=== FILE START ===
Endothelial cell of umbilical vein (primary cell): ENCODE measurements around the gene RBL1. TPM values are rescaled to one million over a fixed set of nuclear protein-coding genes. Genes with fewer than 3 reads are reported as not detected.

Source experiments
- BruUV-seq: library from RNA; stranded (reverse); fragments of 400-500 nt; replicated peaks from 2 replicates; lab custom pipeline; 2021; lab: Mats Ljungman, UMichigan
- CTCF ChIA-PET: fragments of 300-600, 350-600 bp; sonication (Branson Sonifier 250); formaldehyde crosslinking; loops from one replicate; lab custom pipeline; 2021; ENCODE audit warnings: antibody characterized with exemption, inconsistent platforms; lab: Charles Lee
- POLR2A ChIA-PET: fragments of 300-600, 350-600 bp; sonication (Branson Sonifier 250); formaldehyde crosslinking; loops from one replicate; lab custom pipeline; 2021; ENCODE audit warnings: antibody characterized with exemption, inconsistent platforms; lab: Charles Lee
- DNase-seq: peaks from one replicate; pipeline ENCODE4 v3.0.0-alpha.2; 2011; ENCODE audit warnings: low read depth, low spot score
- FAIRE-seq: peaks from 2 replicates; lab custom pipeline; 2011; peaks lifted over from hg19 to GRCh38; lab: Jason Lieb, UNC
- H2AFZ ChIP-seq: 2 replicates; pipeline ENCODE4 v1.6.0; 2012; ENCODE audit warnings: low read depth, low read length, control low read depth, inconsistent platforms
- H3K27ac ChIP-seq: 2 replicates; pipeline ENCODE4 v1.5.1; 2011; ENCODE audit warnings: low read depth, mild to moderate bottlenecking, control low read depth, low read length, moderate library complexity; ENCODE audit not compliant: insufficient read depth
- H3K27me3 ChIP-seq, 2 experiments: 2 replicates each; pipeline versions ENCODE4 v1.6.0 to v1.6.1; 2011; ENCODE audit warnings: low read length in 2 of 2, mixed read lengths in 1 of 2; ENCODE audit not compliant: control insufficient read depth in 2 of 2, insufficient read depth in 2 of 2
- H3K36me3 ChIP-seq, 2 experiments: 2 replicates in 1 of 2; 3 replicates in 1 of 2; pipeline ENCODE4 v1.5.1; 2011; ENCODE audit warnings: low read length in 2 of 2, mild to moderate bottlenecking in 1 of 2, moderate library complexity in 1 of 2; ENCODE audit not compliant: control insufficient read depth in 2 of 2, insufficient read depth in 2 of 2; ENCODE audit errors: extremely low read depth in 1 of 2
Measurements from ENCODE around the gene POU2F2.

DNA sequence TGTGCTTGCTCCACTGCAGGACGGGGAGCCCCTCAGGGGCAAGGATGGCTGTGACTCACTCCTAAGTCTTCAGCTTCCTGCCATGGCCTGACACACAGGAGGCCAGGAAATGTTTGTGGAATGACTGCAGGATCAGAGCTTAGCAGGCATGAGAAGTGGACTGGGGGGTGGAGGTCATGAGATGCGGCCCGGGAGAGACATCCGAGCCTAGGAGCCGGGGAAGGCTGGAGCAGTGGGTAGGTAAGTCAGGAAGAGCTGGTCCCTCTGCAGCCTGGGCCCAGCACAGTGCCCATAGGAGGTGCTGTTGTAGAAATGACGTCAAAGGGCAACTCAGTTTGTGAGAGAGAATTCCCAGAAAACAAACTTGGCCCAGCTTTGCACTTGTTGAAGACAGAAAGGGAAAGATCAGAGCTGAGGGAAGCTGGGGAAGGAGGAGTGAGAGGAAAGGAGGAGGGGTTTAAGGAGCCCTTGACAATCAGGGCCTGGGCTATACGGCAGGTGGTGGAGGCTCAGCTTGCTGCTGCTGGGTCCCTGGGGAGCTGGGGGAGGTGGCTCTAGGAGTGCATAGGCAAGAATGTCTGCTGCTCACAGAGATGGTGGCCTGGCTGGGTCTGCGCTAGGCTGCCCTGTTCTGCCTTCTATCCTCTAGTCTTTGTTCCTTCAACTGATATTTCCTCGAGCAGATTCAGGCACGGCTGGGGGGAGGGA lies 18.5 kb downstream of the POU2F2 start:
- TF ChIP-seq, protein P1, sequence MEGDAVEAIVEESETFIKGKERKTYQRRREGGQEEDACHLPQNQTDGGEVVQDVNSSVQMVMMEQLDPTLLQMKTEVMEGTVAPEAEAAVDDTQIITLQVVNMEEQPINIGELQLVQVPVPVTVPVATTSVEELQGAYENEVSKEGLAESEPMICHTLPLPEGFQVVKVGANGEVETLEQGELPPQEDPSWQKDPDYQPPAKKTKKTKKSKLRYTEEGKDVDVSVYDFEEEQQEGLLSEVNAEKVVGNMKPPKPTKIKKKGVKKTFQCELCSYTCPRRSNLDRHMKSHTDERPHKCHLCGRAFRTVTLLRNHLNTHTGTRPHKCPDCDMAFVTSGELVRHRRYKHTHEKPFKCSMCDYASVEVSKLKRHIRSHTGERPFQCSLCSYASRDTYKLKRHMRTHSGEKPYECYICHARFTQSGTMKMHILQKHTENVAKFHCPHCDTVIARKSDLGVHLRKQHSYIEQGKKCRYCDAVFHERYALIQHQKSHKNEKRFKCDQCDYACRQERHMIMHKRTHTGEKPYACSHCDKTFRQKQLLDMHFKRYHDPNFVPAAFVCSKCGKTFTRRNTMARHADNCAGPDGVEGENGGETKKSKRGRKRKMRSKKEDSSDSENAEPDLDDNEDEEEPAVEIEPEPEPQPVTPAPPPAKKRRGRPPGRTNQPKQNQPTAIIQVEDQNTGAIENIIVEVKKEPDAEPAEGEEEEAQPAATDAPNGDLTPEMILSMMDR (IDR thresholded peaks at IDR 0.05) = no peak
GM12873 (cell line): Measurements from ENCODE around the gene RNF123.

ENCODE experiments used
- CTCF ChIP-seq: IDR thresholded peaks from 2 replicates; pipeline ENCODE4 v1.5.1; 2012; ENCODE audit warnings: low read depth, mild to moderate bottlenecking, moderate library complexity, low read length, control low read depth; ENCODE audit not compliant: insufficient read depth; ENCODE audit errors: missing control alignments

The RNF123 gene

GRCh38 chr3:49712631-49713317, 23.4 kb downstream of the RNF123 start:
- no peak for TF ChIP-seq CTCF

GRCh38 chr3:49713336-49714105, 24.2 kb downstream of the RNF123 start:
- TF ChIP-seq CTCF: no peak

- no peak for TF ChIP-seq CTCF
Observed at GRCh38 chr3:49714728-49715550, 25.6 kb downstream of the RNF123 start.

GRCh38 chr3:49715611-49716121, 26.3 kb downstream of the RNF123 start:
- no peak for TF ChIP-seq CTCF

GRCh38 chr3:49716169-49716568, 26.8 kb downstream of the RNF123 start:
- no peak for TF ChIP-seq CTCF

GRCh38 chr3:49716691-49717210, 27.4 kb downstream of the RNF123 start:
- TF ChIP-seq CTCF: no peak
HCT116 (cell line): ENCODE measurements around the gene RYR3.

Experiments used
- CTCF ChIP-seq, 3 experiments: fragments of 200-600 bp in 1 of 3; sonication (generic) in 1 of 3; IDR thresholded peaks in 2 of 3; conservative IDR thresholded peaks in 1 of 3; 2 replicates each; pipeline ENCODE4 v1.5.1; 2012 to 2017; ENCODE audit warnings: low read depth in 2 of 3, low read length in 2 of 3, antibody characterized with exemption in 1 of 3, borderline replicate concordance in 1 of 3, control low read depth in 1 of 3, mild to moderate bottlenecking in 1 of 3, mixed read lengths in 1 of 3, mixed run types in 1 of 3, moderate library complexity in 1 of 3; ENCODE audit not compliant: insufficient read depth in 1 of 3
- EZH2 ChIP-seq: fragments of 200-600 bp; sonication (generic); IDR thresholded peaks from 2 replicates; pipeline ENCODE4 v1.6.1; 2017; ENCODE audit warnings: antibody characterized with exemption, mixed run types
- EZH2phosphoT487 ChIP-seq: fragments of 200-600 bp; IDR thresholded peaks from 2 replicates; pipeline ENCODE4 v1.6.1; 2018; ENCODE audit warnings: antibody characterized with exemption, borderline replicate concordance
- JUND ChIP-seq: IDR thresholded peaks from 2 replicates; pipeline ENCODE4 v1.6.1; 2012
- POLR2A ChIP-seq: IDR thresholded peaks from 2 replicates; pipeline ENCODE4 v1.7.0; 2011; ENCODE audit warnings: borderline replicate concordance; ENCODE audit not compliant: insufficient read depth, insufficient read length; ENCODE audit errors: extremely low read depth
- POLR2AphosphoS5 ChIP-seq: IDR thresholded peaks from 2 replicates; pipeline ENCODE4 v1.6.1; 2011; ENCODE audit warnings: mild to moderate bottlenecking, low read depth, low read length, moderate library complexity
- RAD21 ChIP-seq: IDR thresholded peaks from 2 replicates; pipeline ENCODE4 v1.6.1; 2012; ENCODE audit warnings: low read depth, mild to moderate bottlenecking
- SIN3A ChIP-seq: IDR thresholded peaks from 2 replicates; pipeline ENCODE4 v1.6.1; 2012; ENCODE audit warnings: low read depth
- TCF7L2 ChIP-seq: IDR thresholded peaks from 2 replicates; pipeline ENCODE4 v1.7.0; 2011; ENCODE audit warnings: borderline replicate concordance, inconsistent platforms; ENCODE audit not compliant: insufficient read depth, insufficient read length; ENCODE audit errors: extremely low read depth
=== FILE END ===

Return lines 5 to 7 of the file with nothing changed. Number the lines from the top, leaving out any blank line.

- POLR2A ChIA-PET: fragments of 300-600, 350-600 bp; sonication (Branson Sonifier 250); formaldehyde crosslinking; loops from one replicate; lab custom pipeline; 2021; ENCODE audit warnings: antibody characterized with exemption, inconsistent platforms; lab: Charles Lee
- DNase-seq: peaks from one replicate; pipeline ENCODE4 v3.0.0-alpha.2; 2011; ENCODE audit warnings: low read depth, low spot score
- FAIRE-seq: peaks from 2 replicates; lab custom pipeline; 2011; peaks lifted over from hg19 to GRCh38; lab: Jason Lieb, UNC